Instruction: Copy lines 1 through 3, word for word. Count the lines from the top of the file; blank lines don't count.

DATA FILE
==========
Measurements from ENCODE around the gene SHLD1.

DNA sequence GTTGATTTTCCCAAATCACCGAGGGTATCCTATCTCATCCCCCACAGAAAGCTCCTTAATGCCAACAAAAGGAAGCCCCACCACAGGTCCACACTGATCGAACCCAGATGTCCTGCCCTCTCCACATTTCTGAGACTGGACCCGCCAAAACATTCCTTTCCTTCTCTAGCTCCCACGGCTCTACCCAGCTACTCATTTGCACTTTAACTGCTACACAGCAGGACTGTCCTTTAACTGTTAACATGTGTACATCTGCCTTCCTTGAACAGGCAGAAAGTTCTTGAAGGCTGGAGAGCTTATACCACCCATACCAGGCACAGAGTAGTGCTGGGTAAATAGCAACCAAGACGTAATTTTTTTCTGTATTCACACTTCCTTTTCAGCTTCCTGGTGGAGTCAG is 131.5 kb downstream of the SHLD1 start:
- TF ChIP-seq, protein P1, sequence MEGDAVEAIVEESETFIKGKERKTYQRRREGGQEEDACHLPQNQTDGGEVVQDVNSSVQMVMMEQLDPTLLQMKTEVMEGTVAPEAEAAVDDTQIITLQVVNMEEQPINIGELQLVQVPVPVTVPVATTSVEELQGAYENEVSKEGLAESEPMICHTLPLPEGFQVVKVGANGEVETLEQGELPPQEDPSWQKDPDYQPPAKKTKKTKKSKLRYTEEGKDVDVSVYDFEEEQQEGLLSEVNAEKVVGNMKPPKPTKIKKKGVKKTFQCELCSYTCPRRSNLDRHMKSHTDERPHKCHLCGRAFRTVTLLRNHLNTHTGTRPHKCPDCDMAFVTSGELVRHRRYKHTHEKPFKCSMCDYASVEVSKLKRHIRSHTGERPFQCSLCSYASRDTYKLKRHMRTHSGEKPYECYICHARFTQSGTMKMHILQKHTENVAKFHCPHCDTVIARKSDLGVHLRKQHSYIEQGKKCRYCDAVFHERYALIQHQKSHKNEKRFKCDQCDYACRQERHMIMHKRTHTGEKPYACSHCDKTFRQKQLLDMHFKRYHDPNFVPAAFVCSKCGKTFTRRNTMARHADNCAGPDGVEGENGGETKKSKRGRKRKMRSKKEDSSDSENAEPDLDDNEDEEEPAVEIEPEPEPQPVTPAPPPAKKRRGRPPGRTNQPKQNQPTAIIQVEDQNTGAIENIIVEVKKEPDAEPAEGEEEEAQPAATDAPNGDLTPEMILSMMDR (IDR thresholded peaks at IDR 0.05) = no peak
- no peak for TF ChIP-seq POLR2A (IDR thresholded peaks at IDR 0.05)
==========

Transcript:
Measurements from ENCODE around the gene SHLD1.

DNA sequence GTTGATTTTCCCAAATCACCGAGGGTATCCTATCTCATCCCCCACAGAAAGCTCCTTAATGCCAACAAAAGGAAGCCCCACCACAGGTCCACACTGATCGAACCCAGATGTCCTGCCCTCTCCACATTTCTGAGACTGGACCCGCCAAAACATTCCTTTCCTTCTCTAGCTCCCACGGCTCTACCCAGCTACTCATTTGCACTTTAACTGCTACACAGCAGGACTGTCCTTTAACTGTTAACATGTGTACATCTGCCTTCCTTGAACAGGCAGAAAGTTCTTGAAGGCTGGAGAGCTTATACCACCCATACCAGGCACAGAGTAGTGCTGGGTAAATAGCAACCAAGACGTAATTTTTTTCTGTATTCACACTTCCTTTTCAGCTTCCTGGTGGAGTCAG is 131.5 kb downstream of the SHLD1 start:
- TF ChIP-seq, protein P1, sequence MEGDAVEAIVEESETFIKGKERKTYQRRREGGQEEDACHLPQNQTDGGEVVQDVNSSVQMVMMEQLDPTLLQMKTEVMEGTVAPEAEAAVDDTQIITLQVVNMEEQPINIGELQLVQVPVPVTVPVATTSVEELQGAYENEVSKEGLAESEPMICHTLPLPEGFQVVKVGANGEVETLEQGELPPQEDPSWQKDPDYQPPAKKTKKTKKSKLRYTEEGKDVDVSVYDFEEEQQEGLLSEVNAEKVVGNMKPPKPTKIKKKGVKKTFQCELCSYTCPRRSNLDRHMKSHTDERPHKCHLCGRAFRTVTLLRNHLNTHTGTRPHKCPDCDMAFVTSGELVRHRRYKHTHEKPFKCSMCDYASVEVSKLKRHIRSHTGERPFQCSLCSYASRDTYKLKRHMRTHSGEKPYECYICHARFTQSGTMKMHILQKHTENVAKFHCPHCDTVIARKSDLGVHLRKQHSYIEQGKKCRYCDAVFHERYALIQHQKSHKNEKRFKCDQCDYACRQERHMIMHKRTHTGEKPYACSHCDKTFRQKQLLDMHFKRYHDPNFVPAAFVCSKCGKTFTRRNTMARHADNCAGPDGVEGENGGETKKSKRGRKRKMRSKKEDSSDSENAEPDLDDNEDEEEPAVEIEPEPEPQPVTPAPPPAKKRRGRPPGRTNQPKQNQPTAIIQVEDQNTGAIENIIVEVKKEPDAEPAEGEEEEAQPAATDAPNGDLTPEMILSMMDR (IDR thresholded peaks at IDR 0.05) = no peak